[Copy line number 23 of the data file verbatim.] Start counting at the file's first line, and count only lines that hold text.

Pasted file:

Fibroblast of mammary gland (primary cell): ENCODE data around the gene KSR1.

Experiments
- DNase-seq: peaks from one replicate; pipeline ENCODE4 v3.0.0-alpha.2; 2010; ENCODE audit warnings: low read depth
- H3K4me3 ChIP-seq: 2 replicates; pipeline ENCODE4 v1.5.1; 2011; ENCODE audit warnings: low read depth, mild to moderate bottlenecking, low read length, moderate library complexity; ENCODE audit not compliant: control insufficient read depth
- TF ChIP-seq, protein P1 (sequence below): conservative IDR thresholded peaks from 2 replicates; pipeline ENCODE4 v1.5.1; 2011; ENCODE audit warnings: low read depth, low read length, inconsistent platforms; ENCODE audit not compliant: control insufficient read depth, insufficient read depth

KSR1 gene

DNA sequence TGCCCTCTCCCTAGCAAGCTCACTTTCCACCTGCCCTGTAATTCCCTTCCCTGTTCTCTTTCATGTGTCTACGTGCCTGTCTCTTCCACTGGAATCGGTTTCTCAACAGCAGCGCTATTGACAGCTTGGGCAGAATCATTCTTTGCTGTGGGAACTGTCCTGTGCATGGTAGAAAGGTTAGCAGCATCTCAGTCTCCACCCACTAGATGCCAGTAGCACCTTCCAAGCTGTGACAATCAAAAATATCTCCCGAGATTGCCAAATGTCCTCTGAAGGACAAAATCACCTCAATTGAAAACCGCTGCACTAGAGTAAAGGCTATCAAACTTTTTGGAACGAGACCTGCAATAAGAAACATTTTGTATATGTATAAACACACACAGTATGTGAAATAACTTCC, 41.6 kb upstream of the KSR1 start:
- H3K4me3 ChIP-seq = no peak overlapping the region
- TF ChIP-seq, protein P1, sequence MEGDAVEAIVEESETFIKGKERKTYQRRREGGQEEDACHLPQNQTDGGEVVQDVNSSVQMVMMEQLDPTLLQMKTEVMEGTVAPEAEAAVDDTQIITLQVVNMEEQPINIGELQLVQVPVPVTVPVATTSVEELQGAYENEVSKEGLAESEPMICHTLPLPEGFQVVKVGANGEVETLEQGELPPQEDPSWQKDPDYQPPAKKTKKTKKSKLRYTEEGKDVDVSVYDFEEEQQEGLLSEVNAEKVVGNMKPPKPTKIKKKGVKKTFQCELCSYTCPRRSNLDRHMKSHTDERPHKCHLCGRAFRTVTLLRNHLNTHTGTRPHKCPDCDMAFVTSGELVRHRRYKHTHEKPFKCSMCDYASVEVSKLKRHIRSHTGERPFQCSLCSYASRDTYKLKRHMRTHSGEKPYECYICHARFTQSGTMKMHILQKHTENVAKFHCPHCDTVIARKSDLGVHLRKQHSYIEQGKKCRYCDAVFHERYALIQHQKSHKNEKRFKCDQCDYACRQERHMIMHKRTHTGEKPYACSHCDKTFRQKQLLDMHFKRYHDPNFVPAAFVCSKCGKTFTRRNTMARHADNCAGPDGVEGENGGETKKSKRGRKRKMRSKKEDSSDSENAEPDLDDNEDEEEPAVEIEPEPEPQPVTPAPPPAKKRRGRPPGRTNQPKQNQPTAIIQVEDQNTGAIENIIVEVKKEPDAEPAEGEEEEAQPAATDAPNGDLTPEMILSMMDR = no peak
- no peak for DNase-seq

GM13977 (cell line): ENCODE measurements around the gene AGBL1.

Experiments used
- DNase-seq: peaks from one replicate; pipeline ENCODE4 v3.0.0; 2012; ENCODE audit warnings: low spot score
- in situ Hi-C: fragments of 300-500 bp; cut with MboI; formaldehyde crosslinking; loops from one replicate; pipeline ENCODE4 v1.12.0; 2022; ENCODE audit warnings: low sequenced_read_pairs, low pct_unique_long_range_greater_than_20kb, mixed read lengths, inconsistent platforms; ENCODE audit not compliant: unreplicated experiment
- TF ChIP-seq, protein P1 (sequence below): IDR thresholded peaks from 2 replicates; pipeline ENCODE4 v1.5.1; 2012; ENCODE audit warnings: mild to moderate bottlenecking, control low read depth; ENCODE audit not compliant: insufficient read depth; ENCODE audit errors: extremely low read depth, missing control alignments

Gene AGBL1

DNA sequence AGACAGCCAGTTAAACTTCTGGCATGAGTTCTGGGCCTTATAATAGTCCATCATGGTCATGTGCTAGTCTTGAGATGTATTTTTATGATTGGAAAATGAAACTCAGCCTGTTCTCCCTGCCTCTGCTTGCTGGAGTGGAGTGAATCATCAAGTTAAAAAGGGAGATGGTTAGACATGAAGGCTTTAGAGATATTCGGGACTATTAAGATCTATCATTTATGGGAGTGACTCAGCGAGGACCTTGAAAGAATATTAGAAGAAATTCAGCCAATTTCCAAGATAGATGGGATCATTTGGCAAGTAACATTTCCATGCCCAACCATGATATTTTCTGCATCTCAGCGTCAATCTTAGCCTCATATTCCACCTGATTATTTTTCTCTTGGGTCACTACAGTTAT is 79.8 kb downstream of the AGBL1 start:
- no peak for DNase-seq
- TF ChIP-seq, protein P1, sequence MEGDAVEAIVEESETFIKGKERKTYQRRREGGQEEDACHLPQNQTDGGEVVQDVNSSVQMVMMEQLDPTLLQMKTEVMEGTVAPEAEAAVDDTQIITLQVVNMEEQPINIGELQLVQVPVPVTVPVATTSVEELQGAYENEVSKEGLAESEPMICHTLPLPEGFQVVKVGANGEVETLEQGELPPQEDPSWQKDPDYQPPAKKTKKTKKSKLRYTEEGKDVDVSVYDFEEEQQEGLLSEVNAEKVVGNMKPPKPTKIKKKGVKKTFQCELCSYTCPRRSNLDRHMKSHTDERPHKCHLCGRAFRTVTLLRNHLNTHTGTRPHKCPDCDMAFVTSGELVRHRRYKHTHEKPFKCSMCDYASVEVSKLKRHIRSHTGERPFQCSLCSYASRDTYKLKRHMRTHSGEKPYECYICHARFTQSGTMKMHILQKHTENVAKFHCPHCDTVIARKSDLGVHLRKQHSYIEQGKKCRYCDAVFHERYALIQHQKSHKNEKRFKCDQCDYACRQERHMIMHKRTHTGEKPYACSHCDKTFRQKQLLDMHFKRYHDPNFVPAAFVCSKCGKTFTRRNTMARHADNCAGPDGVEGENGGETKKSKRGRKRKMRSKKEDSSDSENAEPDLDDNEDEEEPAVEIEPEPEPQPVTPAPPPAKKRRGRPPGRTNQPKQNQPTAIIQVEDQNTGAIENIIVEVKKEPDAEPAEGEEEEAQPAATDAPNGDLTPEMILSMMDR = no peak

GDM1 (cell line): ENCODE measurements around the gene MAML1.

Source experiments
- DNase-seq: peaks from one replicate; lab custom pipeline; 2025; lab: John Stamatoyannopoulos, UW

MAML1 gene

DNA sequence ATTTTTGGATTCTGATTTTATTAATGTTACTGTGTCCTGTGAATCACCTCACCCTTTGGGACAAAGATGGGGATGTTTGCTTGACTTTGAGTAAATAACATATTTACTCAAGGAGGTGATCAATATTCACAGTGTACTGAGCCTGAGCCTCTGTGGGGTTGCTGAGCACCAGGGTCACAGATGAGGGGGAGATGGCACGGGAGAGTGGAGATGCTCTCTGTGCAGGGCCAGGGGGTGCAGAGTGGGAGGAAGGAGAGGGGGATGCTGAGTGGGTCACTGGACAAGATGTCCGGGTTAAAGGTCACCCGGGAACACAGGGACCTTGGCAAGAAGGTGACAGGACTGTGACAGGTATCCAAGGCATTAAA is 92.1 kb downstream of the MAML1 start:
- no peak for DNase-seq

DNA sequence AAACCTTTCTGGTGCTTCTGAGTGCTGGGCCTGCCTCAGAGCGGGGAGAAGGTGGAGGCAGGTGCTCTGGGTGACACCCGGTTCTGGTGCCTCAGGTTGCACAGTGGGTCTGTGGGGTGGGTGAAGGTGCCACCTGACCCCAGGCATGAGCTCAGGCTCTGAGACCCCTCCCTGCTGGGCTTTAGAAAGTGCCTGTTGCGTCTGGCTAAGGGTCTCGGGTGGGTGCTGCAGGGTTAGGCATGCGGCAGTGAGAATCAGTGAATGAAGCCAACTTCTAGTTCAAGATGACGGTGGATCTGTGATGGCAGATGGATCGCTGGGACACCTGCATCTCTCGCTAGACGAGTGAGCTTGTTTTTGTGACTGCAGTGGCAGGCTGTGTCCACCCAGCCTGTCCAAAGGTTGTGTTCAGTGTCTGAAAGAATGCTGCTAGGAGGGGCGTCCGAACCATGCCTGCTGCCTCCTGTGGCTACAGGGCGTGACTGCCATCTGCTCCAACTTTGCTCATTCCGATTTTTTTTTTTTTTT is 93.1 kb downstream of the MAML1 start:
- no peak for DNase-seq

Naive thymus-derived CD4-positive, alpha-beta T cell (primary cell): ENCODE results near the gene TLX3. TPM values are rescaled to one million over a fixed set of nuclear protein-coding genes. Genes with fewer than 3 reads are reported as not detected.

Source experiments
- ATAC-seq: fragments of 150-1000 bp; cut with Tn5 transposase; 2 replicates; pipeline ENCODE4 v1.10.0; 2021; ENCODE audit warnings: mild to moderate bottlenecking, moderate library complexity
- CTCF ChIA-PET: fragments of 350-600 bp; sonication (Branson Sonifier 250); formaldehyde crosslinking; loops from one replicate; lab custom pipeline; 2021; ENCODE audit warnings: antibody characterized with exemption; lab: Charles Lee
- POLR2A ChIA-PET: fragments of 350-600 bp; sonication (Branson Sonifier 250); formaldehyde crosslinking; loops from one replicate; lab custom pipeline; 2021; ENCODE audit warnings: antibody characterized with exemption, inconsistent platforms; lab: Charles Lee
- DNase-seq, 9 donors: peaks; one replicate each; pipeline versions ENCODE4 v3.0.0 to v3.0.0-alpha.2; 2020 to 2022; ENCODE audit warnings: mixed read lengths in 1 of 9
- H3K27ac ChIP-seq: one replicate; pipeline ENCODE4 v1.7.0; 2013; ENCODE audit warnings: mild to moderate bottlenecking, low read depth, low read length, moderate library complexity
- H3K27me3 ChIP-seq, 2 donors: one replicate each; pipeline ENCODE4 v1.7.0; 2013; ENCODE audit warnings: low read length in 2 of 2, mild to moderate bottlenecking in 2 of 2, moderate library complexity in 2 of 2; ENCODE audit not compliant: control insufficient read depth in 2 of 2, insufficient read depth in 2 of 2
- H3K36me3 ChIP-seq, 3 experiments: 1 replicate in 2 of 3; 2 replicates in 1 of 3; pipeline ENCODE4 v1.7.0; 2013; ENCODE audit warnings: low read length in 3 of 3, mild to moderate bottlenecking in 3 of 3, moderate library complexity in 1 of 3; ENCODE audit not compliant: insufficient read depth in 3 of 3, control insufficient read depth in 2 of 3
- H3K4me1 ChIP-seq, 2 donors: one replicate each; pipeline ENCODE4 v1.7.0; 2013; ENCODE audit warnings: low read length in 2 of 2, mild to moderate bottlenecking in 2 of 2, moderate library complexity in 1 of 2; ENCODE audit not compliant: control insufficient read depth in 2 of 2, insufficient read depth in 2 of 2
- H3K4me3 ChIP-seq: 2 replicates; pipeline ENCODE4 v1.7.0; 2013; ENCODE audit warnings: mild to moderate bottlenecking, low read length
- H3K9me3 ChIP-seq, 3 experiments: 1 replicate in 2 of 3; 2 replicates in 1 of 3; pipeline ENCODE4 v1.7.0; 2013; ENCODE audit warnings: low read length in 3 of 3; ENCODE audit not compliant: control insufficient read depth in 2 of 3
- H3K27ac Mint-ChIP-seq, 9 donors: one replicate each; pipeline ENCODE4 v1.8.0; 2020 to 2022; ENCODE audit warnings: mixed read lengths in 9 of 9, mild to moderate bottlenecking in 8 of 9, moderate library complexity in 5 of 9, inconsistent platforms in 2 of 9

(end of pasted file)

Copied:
MAML1 gene